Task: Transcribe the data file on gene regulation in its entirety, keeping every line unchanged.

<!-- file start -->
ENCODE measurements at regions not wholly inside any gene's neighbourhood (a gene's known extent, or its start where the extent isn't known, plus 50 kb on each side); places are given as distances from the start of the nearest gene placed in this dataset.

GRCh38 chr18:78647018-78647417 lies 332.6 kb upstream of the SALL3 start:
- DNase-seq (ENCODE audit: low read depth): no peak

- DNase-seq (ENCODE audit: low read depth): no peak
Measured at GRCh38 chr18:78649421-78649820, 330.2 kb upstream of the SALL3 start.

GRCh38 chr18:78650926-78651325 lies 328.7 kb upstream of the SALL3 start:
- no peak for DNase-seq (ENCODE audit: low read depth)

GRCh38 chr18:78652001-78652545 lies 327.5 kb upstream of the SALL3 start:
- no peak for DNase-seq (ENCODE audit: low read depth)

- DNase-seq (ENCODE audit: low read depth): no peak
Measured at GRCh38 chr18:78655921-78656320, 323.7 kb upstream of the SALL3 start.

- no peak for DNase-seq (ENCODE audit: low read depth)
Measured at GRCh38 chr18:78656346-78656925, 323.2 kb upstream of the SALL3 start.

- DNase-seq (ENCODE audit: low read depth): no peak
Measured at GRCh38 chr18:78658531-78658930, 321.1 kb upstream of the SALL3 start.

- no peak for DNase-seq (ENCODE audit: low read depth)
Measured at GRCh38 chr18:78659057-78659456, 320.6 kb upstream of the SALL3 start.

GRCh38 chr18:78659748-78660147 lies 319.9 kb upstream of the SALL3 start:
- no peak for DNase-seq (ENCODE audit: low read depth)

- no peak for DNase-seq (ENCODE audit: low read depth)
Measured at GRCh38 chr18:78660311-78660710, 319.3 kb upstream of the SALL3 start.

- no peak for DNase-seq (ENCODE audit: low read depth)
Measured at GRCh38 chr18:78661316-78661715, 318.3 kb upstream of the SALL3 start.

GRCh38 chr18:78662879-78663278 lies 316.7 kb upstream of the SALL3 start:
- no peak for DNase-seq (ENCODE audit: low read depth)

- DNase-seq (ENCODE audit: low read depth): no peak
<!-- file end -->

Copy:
ENCODE measurements at regions not wholly inside any gene's neighbourhood (a gene's known extent, or its start where the extent isn't known, plus 50 kb on each side); places are given as distances from the start of the nearest gene placed in this dataset.

GRCh38 chr18:78647018-78647417 lies 332.6 kb upstream of the SALL3 start:
- DNase-seq (ENCODE audit: low read depth): no peak

- DNase-seq (ENCODE audit: low read depth): no peak
Measured at GRCh38 chr18:78649421-78649820, 330.2 kb upstream of the SALL3 start.

GRCh38 chr18:78650926-78651325 lies 328.7 kb upstream of the SALL3 start:
- no peak for DNase-seq (ENCODE audit: low read depth)

GRCh38 chr18:78652001-78652545 lies 327.5 kb upstream of the SALL3 start:
- no peak for DNase-seq (ENCODE audit: low read depth)

- DNase-seq (ENCODE audit: low read depth): no peak
Measured at GRCh38 chr18:78655921-78656320, 323.7 kb upstream of the SALL3 start.

- no peak for DNase-seq (ENCODE audit: low read depth)
Measured at GRCh38 chr18:78656346-78656925, 323.2 kb upstream of the SALL3 start.

- DNase-seq (ENCODE audit: low read depth): no peak
Measured at GRCh38 chr18:78658531-78658930, 321.1 kb upstream of the SALL3 start.

- no peak for DNase-seq (ENCODE audit: low read depth)
Measured at GRCh38 chr18:78659057-78659456, 320.6 kb upstream of the SALL3 start.

GRCh38 chr18:78659748-78660147 lies 319.9 kb upstream of the SALL3 start:
- no peak for DNase-seq (ENCODE audit: low read depth)

- no peak for DNase-seq (ENCODE audit: low read depth)
Measured at GRCh38 chr18:78660311-78660710, 319.3 kb upstream of the SALL3 start.

- no peak for DNase-seq (ENCODE audit: low read depth)
Measured at GRCh38 chr18:78661316-78661715, 318.3 kb upstream of the SALL3 start.

GRCh38 chr18:78662879-78663278 lies 316.7 kb upstream of the SALL3 start:
- no peak for DNase-seq (ENCODE audit: low read depth)

- DNase-seq (ENCODE audit: low read depth): no peak